The price and structure of the deal are not up for negotiation. “The deal has been priced and structured to perfection. We are trying to satisfy a number of issues. There is potential for investors to get cash, shares and exposure to a growth company. We have strong shareholder support for that proposal.”

Weinstein defended the deal saying it is the only deal on the table to offer real long-term value. “We are the only ones bringing new markets, new products, and filling up spare capacity. Adcock lacks [product and geographic] diversification. We will provide immediate access to markets in Latin American and South East Asia. We believe we can solve the long term issues facing the company.

“The other alternatives are kindergarten alternatives.”

Doing nothing, he believes, will send the Adcock share price back to R50.

The valuations from Bidvest and private equity company Actis - the two offers in the public domain - are lower than CFR’s offer. Bidvest made an unsolicited offer at around R63 for Adcock in March.

CFR is offering the equivalent of R73.51 a share for Adcock. It will be paid in a mix of cash, ranging from 51% to 64% of the price, and CFR shares. If the deal goes ahead, CFR intends to obtain a secondary listing on the JSE.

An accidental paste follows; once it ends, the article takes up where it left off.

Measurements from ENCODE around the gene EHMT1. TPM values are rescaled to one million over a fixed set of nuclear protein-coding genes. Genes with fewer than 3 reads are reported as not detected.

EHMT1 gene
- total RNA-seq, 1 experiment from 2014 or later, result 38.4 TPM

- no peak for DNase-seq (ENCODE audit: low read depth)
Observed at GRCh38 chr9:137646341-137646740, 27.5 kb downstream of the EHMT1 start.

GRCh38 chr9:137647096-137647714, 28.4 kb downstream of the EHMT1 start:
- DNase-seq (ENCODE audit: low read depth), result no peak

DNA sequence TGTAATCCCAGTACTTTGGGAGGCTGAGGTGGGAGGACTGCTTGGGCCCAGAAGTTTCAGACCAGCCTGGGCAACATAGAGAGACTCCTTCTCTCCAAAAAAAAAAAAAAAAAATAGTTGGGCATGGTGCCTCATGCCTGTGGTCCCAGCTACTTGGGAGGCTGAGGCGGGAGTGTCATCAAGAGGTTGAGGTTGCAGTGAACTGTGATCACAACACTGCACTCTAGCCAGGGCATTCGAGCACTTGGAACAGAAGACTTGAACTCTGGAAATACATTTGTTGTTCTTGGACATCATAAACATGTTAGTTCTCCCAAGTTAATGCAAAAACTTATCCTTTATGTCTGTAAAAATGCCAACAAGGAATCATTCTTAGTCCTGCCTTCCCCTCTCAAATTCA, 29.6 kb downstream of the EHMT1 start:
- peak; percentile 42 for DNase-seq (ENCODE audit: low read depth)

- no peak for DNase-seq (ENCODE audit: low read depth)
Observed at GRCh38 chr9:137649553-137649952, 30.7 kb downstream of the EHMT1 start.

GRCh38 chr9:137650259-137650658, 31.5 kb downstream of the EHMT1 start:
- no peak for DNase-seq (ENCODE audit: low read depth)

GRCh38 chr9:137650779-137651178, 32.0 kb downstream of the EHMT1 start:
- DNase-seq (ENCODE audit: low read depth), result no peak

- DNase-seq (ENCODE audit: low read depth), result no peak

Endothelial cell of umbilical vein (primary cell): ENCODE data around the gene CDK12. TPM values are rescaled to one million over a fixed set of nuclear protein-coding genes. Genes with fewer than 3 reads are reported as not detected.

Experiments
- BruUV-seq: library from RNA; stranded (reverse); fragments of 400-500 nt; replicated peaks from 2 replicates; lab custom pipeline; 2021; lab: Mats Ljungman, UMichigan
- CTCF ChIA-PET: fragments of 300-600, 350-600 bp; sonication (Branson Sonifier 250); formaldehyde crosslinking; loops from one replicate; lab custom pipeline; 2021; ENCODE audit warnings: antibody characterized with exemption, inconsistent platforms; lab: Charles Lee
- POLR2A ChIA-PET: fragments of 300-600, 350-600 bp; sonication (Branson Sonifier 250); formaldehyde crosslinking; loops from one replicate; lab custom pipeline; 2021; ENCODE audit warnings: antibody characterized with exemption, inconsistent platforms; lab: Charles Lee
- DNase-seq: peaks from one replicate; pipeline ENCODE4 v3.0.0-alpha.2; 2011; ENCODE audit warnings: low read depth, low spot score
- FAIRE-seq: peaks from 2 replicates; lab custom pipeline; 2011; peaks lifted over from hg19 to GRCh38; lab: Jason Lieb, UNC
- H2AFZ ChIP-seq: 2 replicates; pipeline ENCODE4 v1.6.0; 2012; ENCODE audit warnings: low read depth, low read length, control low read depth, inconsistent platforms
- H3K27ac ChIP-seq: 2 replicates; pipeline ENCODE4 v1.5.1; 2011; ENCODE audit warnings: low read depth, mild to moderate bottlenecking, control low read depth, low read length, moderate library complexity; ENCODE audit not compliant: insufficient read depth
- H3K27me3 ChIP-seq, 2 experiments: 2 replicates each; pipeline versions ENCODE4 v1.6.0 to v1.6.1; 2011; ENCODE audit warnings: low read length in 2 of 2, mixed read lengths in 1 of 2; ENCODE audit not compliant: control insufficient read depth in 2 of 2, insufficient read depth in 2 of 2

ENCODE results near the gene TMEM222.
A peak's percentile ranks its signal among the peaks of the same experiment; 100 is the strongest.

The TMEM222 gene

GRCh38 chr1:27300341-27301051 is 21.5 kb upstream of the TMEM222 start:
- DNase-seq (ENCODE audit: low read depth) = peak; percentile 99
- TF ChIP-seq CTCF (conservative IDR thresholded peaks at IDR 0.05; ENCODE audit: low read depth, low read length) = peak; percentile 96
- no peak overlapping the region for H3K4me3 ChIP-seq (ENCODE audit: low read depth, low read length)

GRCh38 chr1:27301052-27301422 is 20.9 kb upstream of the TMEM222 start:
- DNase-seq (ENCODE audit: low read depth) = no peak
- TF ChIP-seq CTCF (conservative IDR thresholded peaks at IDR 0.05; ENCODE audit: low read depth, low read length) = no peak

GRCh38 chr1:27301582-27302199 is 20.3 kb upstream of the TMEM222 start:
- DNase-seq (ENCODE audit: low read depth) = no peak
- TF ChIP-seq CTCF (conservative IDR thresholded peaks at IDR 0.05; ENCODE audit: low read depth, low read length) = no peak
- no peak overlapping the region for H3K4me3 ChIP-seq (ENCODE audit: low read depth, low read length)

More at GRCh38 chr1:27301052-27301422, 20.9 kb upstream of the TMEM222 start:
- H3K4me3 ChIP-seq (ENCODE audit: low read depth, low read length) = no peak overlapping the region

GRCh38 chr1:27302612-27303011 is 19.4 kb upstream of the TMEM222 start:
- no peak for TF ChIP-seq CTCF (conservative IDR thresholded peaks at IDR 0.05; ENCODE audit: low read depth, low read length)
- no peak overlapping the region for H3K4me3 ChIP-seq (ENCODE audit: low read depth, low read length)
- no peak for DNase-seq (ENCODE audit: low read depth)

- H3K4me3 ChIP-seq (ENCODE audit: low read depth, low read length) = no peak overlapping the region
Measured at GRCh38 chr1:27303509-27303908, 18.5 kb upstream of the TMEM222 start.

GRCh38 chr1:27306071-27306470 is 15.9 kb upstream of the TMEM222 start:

At this point Adcock Ingram has written support for the deal from 45% of shareholders. The PIC holds about 18% of Adcock’s shares. Other shareholders are yet to put their views in writing.

By 16:39 Adcock was down 0.92% to R67.50.

Author: Chris Spillane, Bloomberg |
11 November 2013 14:28
PIC said to reject share portion of Adcock's CFR bid

Adcock biggest investor would prefer an all-cash offer.

Public Investment Corp., the largest shareholder in South African drugmaker Adcock Ingram Holdings Ltd., doesn’t want CFR Pharmaceutical shares as part of a $1.2 billion takeover offer by the Chilean company, according to a person familiar with the fund manager’s decision.

PIC, South Africa’s biggest money manager with an 18.6% stake in Adcock, would prefer an all-cash offer, the person said, declining to be named because its discussions about the proposal haven’t been made public. The possibility of Adcock falling under foreign ownership as a result of a takeover by Santiago-based CFR isn’t an issue, the person said.

CFR, Chile’s largest drugmaker, said in July it would pay R12.6 billion ($1.2 billion) in cash and shares for Adcock as it seeks to expand in other emerging markets. The company said it would settle as much as 51% to 64.3% of the purchase through cash and the balance with new CFR shares.

PIC said on Nov. 6 it wouldn’t support the proposal because it wasn’t in the investor’s best interests. Adcock needs 75% of its shareholder base to back the deal for it to go ahead, its chairman Khotso Mokhele said in September. The company has received support from 45% of investors, it said Oct. 30.

Adcock declined 0.8%toR 67.60 as of 1:21 p.m. in Johannesburg. The CFR offer values the drugmaker at R73.51 per Adcock share, according to both companies.

PIC didn’t immediately respond to an e-mailed query seeking further comment. The company oversees the pension funds of South African government workers.

©2013 Bloomberg News


No comments:

Post a Comment